Individuals are sharing their pronouns on campus because, for many, it is a large part of their identity. By sharing our pronouns when we introduce ourselves in new groups, whether virtual or in person, we help to create a more inclusive campus environment. All are welcome and encouraged to share their pronouns to continue creating an inclusive community.

That being said, you are not required to share your pronouns. Each person is on a different journey in regards to their gender identity and might not be comfortable sharing their pronouns.

How does sharing pronouns contribute to an inclusive culture?

Sharing pronouns normalizes a space for people to share this part of their identity, particularly for trans and non-binary people. It is important to recognize the privilege of appearing in a way that fits one’s gender, name, and pronouns that others would associate with a particular gender. Sharing pronouns gives the community opportunities to model inclusivity, however it is not to discredit anyone who does not feel comfortable sharing pronouns either.

What if I make a mistake and don’t use the correct pronouns to refer to a person?

Although mistakes happen and we should be forgiving of our actions, we need to be mindful. The best thing to do if you use the wrong pronoun for someone is to correct the action in the moment. If you realize your mistake after the fact, apologize and move on with intention.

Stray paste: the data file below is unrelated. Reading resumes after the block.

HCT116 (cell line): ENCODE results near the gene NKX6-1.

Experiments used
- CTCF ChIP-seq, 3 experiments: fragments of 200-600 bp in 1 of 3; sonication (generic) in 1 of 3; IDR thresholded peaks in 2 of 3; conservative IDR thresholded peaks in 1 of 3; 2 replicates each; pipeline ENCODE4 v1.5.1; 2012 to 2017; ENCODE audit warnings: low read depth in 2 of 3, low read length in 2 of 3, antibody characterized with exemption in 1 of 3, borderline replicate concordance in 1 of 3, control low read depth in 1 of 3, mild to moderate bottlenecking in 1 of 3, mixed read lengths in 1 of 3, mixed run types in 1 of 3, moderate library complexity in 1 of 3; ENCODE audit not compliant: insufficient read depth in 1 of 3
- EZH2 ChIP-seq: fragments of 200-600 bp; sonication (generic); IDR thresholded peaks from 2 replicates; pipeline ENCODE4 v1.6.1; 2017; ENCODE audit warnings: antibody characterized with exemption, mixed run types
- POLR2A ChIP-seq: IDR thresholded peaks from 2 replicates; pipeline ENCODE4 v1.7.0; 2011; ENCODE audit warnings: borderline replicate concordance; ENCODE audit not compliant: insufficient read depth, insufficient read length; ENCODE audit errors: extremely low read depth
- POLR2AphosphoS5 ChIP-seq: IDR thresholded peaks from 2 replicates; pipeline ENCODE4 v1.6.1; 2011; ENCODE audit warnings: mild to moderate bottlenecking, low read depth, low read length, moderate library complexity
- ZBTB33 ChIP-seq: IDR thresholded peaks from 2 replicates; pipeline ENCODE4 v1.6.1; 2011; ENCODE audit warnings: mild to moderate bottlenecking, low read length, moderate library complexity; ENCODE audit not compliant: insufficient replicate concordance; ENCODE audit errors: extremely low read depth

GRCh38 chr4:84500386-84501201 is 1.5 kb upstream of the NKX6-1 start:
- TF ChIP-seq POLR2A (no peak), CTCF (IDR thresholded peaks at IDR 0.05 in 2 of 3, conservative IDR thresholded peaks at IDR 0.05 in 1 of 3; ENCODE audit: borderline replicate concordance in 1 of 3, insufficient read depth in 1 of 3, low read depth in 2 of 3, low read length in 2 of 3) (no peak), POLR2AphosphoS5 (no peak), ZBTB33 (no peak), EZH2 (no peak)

It is helpful to avoid over-apologizing as it can bring attention to the person whose pronouns weren’t used correctly and on the situation as a whole. Someone whose pronouns weren’t used correctly might feel pressured to respond to the over-apologizing by saying “That’s okay” even though it wasn’t okay for the incorrect pronouns to be used. If you accidentally use the wrong pronouns, apologize, use the correct pronouns, and move on. 

Here’s an example of what you could do: “He… I’m sorry I meant she is going to be at the study session today.”

What if I observe someone make a mistake by referring to someone using the wrong pronoun?